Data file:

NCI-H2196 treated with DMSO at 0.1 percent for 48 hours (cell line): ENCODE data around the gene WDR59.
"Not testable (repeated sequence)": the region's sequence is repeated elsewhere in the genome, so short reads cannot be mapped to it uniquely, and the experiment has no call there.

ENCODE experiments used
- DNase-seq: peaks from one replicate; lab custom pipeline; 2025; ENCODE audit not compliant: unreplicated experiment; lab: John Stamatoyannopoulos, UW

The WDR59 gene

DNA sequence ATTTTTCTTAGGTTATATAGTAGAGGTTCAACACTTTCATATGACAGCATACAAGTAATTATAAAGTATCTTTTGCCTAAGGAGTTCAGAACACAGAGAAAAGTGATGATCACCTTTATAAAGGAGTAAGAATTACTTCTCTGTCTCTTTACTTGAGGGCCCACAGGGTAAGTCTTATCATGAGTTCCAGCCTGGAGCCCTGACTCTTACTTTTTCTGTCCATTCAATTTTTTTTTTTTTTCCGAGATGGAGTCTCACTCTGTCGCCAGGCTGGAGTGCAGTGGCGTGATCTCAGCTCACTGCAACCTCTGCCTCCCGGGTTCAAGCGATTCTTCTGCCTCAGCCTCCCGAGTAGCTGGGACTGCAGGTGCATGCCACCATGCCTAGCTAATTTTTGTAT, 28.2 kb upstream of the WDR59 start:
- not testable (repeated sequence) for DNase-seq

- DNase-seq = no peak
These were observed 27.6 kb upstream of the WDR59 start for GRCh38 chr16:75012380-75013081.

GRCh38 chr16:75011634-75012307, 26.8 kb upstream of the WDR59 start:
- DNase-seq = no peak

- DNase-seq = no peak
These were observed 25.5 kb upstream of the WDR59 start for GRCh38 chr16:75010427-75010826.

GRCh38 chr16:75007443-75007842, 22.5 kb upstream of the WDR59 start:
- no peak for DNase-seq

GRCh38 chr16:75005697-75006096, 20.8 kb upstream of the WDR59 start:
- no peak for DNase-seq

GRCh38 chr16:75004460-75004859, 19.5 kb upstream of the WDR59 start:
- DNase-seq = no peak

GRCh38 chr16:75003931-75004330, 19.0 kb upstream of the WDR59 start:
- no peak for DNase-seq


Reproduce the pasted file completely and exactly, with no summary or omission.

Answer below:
NCI-H2196 treated with DMSO at 0.1 percent for 48 hours (cell line): ENCODE data around the gene WDR59.
"Not testable (repeated sequence)": the region's sequence is repeated elsewhere in the genome, so short reads cannot be mapped to it uniquely, and the experiment has no call there.

ENCODE experiments used
- DNase-seq: peaks from one replicate; lab custom pipeline; 2025; ENCODE audit not compliant: unreplicated experiment; lab: John Stamatoyannopoulos, UW

The WDR59 gene

DNA sequence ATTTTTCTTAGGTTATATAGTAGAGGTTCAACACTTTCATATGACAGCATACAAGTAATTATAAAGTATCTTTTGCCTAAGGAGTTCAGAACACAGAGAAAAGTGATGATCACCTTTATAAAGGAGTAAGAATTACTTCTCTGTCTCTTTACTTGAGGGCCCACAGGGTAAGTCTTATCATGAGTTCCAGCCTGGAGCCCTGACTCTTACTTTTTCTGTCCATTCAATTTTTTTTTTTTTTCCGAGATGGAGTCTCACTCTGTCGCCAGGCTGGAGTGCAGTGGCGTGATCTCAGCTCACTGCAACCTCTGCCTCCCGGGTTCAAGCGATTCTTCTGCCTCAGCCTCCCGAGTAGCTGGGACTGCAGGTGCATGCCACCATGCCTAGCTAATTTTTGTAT, 28.2 kb upstream of the WDR59 start:
- not testable (repeated sequence) for DNase-seq

- DNase-seq = no peak
These were observed 27.6 kb upstream of the WDR59 start for GRCh38 chr16:75012380-75013081.

GRCh38 chr16:75011634-75012307, 26.8 kb upstream of the WDR59 start:
- DNase-seq = no peak

- DNase-seq = no peak
These were observed 25.5 kb upstream of the WDR59 start for GRCh38 chr16:75010427-75010826.

GRCh38 chr16:75007443-75007842, 22.5 kb upstream of the WDR59 start:
- no peak for DNase-seq

GRCh38 chr16:75005697-75006096, 20.8 kb upstream of the WDR59 start:
- no peak for DNase-seq

GRCh38 chr16:75004460-75004859, 19.5 kb upstream of the WDR59 start:
- DNase-seq = no peak

GRCh38 chr16:75003931-75004330, 19.0 kb upstream of the WDR59 start:
- no peak for DNase-seq